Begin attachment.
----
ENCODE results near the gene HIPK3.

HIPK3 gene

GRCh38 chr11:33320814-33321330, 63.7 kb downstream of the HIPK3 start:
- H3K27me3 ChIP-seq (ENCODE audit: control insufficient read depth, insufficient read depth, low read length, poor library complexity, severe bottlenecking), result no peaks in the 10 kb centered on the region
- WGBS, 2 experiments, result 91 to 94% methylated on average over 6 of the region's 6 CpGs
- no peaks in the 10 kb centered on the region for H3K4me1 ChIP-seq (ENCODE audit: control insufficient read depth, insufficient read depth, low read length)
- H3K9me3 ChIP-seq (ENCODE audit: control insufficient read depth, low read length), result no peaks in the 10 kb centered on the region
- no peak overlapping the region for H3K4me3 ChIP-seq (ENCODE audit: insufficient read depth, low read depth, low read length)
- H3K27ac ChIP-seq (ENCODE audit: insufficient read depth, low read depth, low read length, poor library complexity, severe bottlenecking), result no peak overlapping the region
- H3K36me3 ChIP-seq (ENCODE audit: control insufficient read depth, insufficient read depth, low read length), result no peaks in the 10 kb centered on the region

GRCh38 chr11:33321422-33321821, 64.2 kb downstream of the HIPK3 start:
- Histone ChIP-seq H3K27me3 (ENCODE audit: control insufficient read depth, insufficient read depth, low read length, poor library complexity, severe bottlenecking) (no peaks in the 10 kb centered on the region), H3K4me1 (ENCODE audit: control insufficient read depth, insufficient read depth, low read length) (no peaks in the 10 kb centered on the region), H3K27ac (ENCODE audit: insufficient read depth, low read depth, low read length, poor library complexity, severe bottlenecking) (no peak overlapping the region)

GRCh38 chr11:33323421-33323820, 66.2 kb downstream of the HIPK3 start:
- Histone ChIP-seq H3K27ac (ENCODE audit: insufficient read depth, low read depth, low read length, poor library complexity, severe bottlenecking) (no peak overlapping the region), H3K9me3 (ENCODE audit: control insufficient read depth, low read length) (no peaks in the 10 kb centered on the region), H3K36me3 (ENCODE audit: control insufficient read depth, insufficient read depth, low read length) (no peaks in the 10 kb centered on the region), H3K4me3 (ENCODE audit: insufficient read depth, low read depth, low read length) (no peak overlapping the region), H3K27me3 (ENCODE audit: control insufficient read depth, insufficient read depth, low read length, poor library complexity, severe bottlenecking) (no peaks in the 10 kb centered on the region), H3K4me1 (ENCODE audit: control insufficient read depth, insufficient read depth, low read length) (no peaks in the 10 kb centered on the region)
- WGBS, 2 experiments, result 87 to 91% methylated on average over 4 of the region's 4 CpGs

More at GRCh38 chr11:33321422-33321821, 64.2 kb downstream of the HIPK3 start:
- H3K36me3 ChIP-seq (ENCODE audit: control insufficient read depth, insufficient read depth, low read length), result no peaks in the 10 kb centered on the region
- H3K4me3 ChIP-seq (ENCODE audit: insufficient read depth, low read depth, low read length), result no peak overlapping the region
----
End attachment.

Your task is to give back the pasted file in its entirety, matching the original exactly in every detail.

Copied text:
ENCODE results near the gene HIPK3.

HIPK3 gene

GRCh38 chr11:33320814-33321330, 63.7 kb downstream of the HIPK3 start:
- H3K27me3 ChIP-seq (ENCODE audit: control insufficient read depth, insufficient read depth, low read length, poor library complexity, severe bottlenecking), result no peaks in the 10 kb centered on the region
- WGBS, 2 experiments, result 91 to 94% methylated on average over 6 of the region's 6 CpGs
- no peaks in the 10 kb centered on the region for H3K4me1 ChIP-seq (ENCODE audit: control insufficient read depth, insufficient read depth, low read length)
- H3K9me3 ChIP-seq (ENCODE audit: control insufficient read depth, low read length), result no peaks in the 10 kb centered on the region
- no peak overlapping the region for H3K4me3 ChIP-seq (ENCODE audit: insufficient read depth, low read depth, low read length)
- H3K27ac ChIP-seq (ENCODE audit: insufficient read depth, low read depth, low read length, poor library complexity, severe bottlenecking), result no peak overlapping the region
- H3K36me3 ChIP-seq (ENCODE audit: control insufficient read depth, insufficient read depth, low read length), result no peaks in the 10 kb centered on the region

GRCh38 chr11:33321422-33321821, 64.2 kb downstream of the HIPK3 start:
- Histone ChIP-seq H3K27me3 (ENCODE audit: control insufficient read depth, insufficient read depth, low read length, poor library complexity, severe bottlenecking) (no peaks in the 10 kb centered on the region), H3K4me1 (ENCODE audit: control insufficient read depth, insufficient read depth, low read length) (no peaks in the 10 kb centered on the region), H3K27ac (ENCODE audit: insufficient read depth, low read depth, low read length, poor library complexity, severe bottlenecking) (no peak overlapping the region)

GRCh38 chr11:33323421-33323820, 66.2 kb downstream of the HIPK3 start:
- Histone ChIP-seq H3K27ac (ENCODE audit: insufficient read depth, low read depth, low read length, poor library complexity, severe bottlenecking) (no peak overlapping the region), H3K9me3 (ENCODE audit: control insufficient read depth, low read length) (no peaks in the 10 kb centered on the region), H3K36me3 (ENCODE audit: control insufficient read depth, insufficient read depth, low read length) (no peaks in the 10 kb centered on the region), H3K4me3 (ENCODE audit: insufficient read depth, low read depth, low read length) (no peak overlapping the region), H3K27me3 (ENCODE audit: control insufficient read depth, insufficient read depth, low read length, poor library complexity, severe bottlenecking) (no peaks in the 10 kb centered on the region), H3K4me1 (ENCODE audit: control insufficient read depth, insufficient read depth, low read length) (no peaks in the 10 kb centered on the region)
- WGBS, 2 experiments, result 87 to 91% methylated on average over 4 of the region's 4 CpGs

More at GRCh38 chr11:33321422-33321821, 64.2 kb downstream of the HIPK3 start:
- H3K36me3 ChIP-seq (ENCODE audit: control insufficient read depth, insufficient read depth, low read length), result no peaks in the 10 kb centered on the region
- H3K4me3 ChIP-seq (ENCODE audit: insufficient read depth, low read depth, low read length), result no peak overlapping the region